First responders may be given anthrax vaccinations in new pilot program
Alexander Garza, Homeland Security's chief medical officer and assistant secretary for health affairs, said that the trial program could debut "early next year" but declined to discuss timing any further, CIDRAP News reports.
"We've been working on this very diligently," Garza said, according to CIDRAP News. "The last time I was briefed, we were starting to put the final touches on it so we could start reaching out to states and locals to find out who would be interested in local pilot projects."
The vaccine would be offered only to those jurisdictions that were deemed to be at risk for anthrax attacks.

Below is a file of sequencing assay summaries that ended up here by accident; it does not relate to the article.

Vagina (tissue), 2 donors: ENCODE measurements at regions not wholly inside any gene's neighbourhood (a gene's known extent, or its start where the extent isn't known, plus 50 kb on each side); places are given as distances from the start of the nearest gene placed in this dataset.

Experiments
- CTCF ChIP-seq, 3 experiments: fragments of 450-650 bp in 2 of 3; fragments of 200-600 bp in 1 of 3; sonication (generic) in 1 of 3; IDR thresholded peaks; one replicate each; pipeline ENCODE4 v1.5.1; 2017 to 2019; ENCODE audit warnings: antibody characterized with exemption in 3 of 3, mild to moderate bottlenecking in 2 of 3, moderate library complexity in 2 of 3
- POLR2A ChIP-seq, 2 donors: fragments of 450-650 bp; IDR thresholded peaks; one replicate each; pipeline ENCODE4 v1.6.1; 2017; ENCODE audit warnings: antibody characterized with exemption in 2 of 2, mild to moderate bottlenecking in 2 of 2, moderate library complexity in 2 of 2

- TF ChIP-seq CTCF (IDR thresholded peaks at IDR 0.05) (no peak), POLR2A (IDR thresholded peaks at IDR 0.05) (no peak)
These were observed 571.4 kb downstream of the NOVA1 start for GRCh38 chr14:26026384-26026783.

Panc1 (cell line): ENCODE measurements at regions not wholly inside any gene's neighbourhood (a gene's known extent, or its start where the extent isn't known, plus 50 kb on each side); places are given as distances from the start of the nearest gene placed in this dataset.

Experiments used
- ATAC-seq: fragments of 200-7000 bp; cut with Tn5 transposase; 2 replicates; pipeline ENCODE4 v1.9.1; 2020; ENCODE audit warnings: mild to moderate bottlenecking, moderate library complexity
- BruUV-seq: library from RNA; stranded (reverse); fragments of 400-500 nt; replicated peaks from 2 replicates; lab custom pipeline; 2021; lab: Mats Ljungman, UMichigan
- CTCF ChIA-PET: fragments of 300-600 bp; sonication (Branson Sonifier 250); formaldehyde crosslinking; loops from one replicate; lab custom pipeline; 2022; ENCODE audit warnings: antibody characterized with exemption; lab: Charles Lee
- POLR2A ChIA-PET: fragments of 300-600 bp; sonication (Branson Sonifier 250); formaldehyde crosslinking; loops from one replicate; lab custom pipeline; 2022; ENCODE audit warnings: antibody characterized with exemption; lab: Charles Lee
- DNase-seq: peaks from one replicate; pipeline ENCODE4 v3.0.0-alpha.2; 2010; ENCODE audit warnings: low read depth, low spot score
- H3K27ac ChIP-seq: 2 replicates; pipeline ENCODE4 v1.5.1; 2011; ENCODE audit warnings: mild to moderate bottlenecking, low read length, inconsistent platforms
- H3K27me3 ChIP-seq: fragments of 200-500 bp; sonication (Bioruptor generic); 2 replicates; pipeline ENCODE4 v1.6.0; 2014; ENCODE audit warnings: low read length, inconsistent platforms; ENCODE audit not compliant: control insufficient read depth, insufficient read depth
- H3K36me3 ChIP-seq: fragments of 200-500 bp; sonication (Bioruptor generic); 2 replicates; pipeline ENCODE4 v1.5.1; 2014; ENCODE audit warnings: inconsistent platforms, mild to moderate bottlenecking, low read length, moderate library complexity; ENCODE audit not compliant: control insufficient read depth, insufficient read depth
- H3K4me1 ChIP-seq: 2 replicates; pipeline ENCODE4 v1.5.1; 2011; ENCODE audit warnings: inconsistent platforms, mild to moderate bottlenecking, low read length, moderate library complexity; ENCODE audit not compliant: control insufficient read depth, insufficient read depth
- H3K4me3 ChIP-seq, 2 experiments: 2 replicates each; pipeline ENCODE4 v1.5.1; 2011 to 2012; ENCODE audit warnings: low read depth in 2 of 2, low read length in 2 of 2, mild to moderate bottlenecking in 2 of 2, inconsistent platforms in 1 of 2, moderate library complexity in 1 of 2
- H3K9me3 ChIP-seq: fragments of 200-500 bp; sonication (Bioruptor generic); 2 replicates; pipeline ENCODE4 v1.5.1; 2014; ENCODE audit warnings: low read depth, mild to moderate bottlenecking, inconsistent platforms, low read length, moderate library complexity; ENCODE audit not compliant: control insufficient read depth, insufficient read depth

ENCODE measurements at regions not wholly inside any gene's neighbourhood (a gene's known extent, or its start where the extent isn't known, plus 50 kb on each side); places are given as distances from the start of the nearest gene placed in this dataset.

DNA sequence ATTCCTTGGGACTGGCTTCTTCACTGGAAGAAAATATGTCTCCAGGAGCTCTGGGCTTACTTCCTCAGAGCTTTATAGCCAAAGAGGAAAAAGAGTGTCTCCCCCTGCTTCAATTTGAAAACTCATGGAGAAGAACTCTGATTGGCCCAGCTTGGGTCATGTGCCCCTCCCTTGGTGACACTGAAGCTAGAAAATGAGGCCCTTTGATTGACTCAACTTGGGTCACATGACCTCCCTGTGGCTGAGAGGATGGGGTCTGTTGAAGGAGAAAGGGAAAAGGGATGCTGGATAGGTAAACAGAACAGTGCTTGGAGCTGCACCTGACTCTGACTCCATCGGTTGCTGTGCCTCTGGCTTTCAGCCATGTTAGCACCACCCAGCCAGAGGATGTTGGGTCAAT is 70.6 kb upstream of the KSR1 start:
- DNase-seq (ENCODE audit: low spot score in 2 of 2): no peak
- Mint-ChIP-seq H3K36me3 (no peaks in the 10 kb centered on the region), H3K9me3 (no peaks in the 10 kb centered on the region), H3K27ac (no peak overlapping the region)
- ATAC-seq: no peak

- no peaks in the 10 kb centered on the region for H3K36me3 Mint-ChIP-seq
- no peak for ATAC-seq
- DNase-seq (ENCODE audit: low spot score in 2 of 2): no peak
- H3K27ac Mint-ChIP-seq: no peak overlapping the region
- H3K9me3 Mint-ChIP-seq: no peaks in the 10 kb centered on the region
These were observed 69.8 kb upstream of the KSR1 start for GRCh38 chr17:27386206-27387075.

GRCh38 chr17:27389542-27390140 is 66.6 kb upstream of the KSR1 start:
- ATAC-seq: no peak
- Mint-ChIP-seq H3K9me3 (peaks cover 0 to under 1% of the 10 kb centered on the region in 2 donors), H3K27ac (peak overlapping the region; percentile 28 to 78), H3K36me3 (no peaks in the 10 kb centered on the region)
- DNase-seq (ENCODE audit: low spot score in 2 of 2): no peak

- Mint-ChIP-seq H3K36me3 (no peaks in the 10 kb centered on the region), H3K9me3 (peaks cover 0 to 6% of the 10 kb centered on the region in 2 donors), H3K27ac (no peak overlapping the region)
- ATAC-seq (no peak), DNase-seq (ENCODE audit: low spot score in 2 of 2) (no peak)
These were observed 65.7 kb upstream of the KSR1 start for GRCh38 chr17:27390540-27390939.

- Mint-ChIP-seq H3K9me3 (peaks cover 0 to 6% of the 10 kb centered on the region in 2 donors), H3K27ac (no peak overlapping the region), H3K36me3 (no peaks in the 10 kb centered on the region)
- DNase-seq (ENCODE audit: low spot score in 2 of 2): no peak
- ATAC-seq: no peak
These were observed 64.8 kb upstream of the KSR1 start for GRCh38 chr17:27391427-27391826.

"We want pilot projects to be instruments of success, so an area has to be an at-risk place," Garza said, CIDRAP News reports. "They also have to have a robust infrastructure. People have talked to us about participating, and some are much farther along in setting up that infrastructure than others are."
The first steps in offering the anthrax vaccination to first responders were taken in 2008 when the federal Advisory Committee on Immunization Practices reversed an eight year recommendation against the vaccinations.
Additionally, a proposal was set forth in April by the Obama administration to dispense unused federal anthrax vaccine supplies to emergency personnel who would be the first on the scene in the event of an attack. State and local health officials would then be given the option to accept the vaccine, which is currently administered to military personnel serving in high-risk areas.